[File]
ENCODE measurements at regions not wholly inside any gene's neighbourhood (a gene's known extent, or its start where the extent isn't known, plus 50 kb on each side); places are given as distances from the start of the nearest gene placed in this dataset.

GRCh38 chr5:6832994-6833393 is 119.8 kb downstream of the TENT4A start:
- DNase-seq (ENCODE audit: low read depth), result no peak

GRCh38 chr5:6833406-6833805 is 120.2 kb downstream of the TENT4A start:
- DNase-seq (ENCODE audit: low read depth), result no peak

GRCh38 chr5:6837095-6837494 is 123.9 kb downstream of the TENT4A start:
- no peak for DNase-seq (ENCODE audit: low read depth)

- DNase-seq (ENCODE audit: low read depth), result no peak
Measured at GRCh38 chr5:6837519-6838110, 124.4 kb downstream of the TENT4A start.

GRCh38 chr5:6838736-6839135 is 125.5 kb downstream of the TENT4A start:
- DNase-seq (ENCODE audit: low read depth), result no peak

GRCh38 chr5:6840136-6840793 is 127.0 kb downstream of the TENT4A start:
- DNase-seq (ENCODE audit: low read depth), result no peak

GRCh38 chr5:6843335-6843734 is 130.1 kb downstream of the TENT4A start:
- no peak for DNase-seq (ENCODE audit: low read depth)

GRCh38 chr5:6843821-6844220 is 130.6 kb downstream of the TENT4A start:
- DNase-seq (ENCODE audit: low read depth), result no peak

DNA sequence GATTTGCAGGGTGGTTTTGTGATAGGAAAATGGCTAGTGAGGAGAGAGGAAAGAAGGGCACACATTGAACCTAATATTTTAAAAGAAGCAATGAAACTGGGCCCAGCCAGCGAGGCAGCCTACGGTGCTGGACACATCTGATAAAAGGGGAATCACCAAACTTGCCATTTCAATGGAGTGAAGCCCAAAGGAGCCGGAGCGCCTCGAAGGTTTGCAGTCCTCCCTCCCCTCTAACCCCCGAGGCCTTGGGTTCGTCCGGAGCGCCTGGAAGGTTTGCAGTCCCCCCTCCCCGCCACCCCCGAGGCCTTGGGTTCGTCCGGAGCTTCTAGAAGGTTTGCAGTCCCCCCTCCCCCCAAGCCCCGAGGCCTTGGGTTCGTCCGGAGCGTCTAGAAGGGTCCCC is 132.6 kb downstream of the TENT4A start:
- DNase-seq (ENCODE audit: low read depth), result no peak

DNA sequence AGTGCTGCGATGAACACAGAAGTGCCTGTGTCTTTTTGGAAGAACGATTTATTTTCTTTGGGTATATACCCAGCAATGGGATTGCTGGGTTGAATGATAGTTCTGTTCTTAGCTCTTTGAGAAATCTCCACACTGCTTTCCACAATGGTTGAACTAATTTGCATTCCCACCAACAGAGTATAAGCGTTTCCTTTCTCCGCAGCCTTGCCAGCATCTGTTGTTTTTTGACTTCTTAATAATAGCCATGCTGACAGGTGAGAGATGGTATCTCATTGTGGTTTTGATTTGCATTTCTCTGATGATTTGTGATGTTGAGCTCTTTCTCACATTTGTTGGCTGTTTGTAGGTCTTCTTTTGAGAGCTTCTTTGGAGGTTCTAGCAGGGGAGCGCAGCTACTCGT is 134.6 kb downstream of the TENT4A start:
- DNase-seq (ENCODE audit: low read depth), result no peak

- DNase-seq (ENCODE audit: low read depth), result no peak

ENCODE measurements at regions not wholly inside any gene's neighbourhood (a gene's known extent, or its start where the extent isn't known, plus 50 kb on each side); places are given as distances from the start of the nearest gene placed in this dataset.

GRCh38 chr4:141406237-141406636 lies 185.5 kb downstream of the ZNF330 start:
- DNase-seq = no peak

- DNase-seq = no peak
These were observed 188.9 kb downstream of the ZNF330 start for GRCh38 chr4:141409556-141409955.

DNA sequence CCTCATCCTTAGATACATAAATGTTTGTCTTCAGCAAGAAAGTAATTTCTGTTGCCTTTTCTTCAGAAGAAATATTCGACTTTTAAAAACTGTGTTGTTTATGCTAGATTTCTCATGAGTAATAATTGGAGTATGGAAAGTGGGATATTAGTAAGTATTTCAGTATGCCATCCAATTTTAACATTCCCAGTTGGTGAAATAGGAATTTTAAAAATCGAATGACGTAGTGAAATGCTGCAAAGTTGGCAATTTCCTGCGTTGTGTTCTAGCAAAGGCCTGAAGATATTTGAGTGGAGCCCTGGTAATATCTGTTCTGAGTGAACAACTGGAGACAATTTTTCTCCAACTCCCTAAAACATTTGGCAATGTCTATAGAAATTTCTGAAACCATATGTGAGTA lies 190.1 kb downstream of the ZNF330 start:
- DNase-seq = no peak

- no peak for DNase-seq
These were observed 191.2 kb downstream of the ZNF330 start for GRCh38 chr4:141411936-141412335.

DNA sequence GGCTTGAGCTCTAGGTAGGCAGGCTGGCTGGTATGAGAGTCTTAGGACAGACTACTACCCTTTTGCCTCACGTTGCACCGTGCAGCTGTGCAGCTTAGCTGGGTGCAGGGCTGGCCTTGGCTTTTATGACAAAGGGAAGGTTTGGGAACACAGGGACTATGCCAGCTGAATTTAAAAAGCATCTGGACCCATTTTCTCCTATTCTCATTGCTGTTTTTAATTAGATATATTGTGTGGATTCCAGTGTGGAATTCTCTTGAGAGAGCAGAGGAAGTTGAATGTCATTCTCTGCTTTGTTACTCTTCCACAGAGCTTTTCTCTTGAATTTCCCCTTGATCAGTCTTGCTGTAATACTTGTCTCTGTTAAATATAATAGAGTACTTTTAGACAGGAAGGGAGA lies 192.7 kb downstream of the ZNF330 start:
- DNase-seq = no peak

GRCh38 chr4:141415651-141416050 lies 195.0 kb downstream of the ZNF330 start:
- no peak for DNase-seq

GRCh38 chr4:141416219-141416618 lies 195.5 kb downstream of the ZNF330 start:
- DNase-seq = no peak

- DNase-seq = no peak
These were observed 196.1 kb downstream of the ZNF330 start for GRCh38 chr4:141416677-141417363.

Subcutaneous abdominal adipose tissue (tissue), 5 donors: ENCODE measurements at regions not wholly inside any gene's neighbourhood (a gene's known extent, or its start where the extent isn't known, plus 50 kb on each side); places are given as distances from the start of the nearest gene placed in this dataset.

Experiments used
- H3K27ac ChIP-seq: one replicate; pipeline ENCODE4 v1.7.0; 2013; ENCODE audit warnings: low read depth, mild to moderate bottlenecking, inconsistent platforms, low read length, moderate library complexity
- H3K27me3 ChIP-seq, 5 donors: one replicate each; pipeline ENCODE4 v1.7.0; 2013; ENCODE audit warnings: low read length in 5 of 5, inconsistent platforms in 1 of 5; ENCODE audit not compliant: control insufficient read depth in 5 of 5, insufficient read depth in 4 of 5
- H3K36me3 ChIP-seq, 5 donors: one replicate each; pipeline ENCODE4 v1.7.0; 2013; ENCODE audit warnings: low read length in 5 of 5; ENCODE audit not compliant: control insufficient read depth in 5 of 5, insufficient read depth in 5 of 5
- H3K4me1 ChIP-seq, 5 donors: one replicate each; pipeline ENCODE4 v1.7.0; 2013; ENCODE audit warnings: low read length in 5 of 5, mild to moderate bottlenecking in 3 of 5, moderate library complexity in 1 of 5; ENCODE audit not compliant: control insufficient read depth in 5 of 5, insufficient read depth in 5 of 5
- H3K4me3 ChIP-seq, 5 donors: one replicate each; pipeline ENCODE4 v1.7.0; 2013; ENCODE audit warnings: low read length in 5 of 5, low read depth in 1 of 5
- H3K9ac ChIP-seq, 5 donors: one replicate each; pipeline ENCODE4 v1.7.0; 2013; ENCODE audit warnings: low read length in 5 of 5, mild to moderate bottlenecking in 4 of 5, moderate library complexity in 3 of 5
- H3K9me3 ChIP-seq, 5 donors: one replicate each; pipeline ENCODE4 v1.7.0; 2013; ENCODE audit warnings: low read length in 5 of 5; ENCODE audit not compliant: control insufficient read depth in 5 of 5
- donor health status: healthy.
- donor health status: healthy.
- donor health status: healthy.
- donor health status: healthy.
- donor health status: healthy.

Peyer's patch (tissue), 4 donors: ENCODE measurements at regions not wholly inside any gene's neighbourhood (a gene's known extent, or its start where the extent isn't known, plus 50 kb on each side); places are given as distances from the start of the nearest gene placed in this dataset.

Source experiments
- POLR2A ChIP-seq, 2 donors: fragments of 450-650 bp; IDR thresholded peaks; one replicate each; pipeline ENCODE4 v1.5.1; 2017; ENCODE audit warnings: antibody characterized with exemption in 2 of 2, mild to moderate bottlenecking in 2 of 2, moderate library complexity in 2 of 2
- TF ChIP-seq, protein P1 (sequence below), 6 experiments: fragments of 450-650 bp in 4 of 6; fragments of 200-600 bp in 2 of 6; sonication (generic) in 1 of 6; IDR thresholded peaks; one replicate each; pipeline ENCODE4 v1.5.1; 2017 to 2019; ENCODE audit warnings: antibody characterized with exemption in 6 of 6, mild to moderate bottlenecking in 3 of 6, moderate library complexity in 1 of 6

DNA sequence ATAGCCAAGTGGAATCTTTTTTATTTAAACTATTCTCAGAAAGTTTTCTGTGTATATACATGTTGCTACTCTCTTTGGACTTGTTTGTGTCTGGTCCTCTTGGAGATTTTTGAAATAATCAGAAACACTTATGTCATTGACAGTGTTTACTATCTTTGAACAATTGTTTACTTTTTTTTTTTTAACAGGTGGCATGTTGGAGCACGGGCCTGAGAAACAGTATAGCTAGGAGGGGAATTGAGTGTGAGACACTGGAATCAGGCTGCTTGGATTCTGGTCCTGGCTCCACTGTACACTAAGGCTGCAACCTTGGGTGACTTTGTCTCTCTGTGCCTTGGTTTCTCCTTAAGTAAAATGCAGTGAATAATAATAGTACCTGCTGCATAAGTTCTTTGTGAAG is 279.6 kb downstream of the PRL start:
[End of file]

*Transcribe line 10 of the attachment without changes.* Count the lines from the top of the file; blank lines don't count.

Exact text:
GRCh38 chr5:6838736-6839135 is 125.5 kb downstream of the TENT4A start: